That’s why Seeley and her team work with restaurant partners to develop designs that both capture the essence of the concept and make logistical sense. At Hugo’s Cocina in Houston’s George Bush Intercontinental Airport, HMSHost created a design that reflects the brand’s original location—including old-world Mexican decor—“but with a contemporary twist, like unique light fixtures and hand-painted plates on the wall,” Seeley says. “The seating is comfortable but flexible, so it works in the airport environment.”

Each restaurant design must take airport-specific factors into account, such as access to charging stations and plenty of room for luggage. “Nothing’s worse than dining and having to move your luggage back and forth awkwardly to let people by you,” Seeley says. “We go so far as to build custom furniture pieces that easily house luggage underneath.”

The durability of each design element is crucial, too, says Chris von Eckartsberg, design lead at BCV Architecture + Interiors, which recently created two full-service concepts, Jax Fish House & Oyster Bar and The Post Brewing Co., in the Denver International Airport. “Restaurants are by nature places that get beat up quite a bit, but an airport takes that to another level,” he says. Using materials that both look good and perform well are key to keeping airport concepts fresh over their lifespan, which can sometimes be 10 years or more, von Eckartsberg adds. “A lot of abuse can happen in that time.”

Especially when you have more than 1,000 people coming through the unit each day, as The Peached Tortilla does in the Austin airport. It’s these customers who are often the biggest challenge of all when operating an airport unit. “There’s an ungodly amount of things that could go wrong before you even eat at Peached Tortilla,” Silverstein says. Whether that’s a lost bag, delayed flight, or miles-long security line, it can affect the customer’s mood. “If they have a bad experience at the airport, then we’re the last ones they take it out on.”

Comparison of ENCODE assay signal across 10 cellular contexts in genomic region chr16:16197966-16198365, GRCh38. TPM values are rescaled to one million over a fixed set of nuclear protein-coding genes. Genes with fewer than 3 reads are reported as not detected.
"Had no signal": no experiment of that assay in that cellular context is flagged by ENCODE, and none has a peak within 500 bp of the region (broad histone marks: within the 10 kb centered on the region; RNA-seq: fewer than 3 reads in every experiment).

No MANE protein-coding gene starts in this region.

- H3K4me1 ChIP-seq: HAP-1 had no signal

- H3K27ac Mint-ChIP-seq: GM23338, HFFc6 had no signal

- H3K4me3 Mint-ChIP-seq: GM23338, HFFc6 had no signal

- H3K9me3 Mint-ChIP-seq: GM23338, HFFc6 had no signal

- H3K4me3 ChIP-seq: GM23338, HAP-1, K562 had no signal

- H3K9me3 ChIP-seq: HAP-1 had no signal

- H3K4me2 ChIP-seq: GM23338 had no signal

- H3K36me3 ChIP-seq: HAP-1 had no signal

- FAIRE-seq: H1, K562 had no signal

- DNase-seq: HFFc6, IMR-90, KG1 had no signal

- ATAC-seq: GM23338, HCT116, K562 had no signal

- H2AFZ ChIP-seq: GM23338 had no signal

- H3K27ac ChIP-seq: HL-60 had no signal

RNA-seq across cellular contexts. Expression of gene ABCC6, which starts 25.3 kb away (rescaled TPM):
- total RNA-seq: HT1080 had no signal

In the Middle of It All

Space is already tight as it is in an airport, but some concepts are even more constrained than usual—particularly when located mid-concourse, like Denver’s Jax Fish House & Oyster Bar.

Due to its location, the concept has no back-of-house space, meaning each angle has to be attractive and every square foot well thought-out. “It was set up to be this see-and-be-seen, dramatic feature piece in the great hall that you approach from any direction,” von Eckartsberg says.

Twelve-foot aquariums flank each side of the full bar, with an oyster-shucking station on one end, a sushi bar on the other, and a grab-and-go counter in the middle. Harking back to the freestanding location’s design, the BCV team picked up materials like brass, Carrera marble, white-washed wood, and leather seats to help travelers recognize the brand in a new setting. “Those things are age-old elements, but when you put them together in a new, dramatic way, you can have something that’s both timely and timeless,” von Eckartsberg says.